What you should know: I am currently working for Orbit Cloud Solutions as Cloud Advisor, but any posts on this blog reflect my own views and opinions only.

As the digital landscape continues to evolve at an unprecedented pace, businesses are adopting new trends, technologies and methodologies to keep up. Picture a company redesigning their office, adding ping pong tables and assuming it’s now more startup-like. Or consider an enterprise trying to mask a traditional matrix organization by adopting the so-called Spotify model. Or the adoption of SAFe (scaled agile framework) as a common way for legacy organizations to introduce some agile flair without actually having to really change much of the way the current organization is working.

While the intent to evolve is commendable, the adoption of these practices can sometimes be superficial – a classic case of cargo cult behavior: adopting the latest trends in name only, without truly implementing or understanding their fundamental concepts. It’s like painting stripes on a horse and calling it a zebra.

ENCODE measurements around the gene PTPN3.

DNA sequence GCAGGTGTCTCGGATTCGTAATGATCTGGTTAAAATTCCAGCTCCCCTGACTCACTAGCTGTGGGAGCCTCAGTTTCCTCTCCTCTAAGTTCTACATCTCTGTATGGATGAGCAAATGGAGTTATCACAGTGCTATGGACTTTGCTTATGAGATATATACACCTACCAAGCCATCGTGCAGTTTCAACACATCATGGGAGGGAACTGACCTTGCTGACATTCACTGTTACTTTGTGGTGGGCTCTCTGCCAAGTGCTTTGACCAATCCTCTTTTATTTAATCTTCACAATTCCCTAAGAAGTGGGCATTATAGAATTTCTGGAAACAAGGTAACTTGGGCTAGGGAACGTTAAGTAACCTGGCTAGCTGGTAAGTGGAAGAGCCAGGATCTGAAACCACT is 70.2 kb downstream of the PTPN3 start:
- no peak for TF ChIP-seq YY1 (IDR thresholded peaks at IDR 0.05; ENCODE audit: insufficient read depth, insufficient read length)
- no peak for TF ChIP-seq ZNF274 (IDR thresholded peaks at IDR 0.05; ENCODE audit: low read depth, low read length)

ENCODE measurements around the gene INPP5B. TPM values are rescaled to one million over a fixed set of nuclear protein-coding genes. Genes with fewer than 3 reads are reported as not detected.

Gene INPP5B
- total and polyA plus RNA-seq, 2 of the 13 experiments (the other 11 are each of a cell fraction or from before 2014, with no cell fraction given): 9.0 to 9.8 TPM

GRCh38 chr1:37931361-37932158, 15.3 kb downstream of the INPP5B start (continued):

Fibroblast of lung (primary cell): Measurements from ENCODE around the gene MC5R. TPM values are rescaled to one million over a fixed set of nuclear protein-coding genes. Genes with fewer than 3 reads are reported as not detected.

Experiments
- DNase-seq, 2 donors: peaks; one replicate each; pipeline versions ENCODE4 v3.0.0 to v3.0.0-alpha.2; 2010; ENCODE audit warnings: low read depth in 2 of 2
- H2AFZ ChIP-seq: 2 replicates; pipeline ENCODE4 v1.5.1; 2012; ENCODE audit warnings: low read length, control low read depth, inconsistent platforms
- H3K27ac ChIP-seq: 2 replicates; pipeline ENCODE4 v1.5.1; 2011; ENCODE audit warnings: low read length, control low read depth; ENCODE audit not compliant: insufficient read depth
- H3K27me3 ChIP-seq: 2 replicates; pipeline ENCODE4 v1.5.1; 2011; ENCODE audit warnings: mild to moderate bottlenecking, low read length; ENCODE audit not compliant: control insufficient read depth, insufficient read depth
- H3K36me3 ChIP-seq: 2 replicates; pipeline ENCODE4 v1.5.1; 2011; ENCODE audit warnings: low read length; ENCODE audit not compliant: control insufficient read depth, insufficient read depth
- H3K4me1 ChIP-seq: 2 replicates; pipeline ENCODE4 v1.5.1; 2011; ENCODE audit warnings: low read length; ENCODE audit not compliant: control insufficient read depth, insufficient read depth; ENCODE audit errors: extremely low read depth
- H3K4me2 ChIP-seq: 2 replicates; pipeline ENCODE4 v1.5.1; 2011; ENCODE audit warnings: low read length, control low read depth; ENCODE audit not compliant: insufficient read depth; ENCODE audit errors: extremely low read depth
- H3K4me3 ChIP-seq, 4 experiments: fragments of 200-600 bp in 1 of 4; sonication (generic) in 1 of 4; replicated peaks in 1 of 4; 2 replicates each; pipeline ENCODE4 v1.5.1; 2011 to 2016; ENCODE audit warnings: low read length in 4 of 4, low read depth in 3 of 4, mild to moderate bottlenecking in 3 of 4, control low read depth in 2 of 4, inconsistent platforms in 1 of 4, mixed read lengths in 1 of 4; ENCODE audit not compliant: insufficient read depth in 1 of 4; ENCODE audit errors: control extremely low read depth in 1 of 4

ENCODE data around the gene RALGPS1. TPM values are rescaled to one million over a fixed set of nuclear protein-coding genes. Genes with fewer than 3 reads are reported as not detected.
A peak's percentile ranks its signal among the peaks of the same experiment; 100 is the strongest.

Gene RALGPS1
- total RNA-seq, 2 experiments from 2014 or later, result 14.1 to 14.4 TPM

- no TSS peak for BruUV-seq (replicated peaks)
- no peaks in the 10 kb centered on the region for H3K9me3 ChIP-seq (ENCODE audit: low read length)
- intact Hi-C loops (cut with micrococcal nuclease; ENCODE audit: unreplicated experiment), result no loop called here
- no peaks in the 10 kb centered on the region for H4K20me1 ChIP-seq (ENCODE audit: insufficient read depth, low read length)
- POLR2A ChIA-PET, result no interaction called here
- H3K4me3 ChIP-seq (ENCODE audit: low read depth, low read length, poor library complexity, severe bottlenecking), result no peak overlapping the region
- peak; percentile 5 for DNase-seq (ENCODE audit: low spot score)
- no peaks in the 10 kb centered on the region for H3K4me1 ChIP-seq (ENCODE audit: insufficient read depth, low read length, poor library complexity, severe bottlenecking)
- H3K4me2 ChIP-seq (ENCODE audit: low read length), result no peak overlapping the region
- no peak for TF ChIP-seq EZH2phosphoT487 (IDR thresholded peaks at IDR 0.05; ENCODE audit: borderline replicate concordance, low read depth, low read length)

In a previous post, I gave an overview of four types of cargo cults in tech and how to spot them in the wild.

  1. Affectual cargo cult: Here, enterprises adopt trends like Agile or cloud computing because they are the buzzwords of the moment. They are drawn to the concept, but lack the understanding of its practicalities.
  2. Value cargo cult: Organizations comprehend the value of a technology, say AI or big data, but lack the necessary know-how to harness it effectively.
  3. Means-end cargo cult: Enterprises implement technologies to achieve specific goals without fully grasping the practices involved.
  4. Traditional cargo cult: This arises when enterprises attempt to introduce new practices, while still clinging to old habits, thereby creating a stumbling block.

Once identified, dismantling cargo cults is akin to untying a complex knot. It involves rolling back superficial changes, fostering a culture of genuine innovation, and steering the ship towards meaningful progress. Leadership plays a crucial role here—after all, it’s not easy to admit to having bought a zebra-painted horse. But true agility and innovation come from introspection, learning, and a dedication to continuous improvement, not from ping-pong tables and bean bag chairs. So, the question is how to get the stripes off that horse.

Affectual Cargo Cults